Have you ever been in a situation, where both parties are angered and both believe the other should apologize first for actions less than good? I certainly have, I’ve been in relationships and friendships where the toxicity was such, I became paralyzed by the desire to seek honor as a means of capitulation, rather than making the first move of repentance and apologizing for my actions. The result being a further diminishment of light and descending into a pit of anger and resentment which would take me a decade or more to be removed from. As perspective is the best lens we can look through, while we try and maintain a foundation of objective truth, I realized I was fighting three fronts at one time. The first being myself, my ego was such, I wouldn’t really listen to anyone, or anything they had to say no matter the benefit to my life. I was afraid of the pain it would cause me, and the thought of such pain wasn’t something I was willing to put myself through. The second, was although the people around me didn’t put into words their hurt, they were hurt. I let them down, I cause what seemed to be a reflection of light to become dimmed right before their very eyes. Imagine watching a tragedy unfold before your eyes and there is nothing you can do about it? This is what I realized I was causing to the people who were closest to me, and loved me with unconditional boundaries. The final and the most important front to my life was the very human desire for sin as I push away all which was good and true for the promise of desire and darkness. I didn’t want to bring myself to the very painful truth, my “sorry” and repentant behavior was all which was needed to begin to heal and allow the light of Christ in my life once again.
As a child, I spent most of my time determining I didn’t want to answer to anyone, and this included parents, friends, and yes God. Since I wasn’t being struck down by a bolt of lightning every time I lied, I figured a justification of what I was said was all which was ever needed for explanation. The irony being, one of the most prolific messages my parents would ever give me was the need to stop with excuses and live up to the truth. However, this was inconvenient to me and my purposes of fulfilling my dreams and goals in life. Now this isn’t to say I was rude or distasteful to people I met, but rather it means I found justification in doing what I wanted, when I wanted even if it was problematic or hurtful to others. I never desired to cause pain, but I deluded myself into thinking others were just as much to blame for my behavior as was I, so they can apologize to me as much as I can to them. It never entered my head, in any way, to lead and accept God’s truth, we must be willing to walk the path alone, but we must be willing to lead the way as well.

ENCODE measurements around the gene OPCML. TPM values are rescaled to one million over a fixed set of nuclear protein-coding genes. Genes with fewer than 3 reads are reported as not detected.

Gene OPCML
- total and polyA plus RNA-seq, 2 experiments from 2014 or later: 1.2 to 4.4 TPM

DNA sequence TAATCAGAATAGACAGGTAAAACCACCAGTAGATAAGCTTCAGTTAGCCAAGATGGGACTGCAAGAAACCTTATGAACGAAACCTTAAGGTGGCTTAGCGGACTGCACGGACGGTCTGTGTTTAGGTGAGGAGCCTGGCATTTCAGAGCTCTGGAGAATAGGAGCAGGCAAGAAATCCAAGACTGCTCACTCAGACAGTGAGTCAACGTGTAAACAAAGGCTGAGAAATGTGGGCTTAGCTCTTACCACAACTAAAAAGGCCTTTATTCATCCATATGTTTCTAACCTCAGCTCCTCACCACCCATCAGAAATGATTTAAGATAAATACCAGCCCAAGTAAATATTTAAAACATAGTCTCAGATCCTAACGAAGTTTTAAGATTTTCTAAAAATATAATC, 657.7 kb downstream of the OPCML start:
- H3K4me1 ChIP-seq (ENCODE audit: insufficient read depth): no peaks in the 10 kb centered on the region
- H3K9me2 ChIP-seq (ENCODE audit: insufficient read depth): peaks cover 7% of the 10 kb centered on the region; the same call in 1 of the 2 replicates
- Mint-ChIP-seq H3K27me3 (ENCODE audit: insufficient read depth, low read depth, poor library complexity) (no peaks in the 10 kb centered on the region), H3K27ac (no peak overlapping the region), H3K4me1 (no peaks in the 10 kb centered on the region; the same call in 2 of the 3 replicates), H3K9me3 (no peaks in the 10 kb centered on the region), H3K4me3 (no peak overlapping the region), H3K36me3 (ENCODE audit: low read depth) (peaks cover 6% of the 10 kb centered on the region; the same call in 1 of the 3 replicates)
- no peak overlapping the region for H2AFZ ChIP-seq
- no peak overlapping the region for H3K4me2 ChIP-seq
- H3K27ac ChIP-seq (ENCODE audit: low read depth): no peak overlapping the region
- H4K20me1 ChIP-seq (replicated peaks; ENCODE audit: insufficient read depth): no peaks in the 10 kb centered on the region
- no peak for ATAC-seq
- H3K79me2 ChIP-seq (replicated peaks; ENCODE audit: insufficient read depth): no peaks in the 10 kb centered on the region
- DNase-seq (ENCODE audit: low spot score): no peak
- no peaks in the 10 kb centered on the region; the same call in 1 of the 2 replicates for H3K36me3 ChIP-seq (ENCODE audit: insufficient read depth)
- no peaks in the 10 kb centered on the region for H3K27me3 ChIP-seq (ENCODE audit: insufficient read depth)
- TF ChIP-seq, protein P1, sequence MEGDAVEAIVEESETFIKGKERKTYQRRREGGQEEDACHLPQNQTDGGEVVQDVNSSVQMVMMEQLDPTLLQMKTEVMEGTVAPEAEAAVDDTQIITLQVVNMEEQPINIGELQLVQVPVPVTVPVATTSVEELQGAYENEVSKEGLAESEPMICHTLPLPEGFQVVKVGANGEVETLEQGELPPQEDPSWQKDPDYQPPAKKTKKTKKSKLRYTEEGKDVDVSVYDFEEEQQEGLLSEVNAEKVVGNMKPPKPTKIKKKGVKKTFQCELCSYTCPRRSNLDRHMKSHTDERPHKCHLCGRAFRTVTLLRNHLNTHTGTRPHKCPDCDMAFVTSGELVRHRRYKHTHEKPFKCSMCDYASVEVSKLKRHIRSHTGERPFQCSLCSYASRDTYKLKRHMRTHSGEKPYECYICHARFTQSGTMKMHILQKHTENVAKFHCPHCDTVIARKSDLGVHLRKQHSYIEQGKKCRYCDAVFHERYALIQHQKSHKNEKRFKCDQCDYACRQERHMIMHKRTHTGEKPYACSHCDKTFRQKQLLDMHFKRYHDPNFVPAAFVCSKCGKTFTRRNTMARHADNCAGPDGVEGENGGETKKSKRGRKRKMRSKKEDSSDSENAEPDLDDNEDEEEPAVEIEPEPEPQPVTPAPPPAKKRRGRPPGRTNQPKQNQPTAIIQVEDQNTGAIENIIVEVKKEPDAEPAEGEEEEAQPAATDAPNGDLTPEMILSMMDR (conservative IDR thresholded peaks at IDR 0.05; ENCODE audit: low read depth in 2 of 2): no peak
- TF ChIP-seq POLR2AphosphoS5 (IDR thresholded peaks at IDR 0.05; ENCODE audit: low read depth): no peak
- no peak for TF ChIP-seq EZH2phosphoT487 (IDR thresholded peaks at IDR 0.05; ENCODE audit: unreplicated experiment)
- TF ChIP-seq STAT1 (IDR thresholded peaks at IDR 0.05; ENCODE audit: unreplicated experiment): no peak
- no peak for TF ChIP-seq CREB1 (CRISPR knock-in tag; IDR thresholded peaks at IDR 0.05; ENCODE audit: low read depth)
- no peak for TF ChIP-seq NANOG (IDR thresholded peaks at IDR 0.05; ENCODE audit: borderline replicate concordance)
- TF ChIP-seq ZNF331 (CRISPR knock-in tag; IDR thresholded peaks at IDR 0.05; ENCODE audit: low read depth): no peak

So, there I am in life, causing rip tides of destructive selfish tendencies bringing people down where I can, not bothering to take full responsibility for my actions, and I’m hit with a piece of advice which changed my life and I still think about daily. As I was attending a therapy session, because talking is the only way I can understand some things, I was told, “Sometimes, you have to have the courage to be the first to say sorry, even if it means your destruction”. To this day, I don’t think truer words were spoken to me about what I needed to be as a man, a husband, a father, and a friend. Look at Jesus, death on a cross, for our sins, humiliation, and pain, yet he still did it for us. He, obviously is the perfect example, but as I heard the therapist speak these words, my life began to change. Of course, I tried to deny her words, but over time, I began to accept what she meant and I applied my understanding to how I needed to embrace this truth seeking a better life for myself and more importantly, my family.
I wasn’t sure how to begin, but all I knew at one point was I needed something more in my life. I was incredulous with my life, how can I sometimes make good choices and sometimes make bad choices, there was no consistency. I was happy at some times, and very down at others, I wasn’t sure what the hell was going on. All I knew was it had to stop, all I wanted was no drama in life, to make good principled decisions, and to find purpose to what I was doing.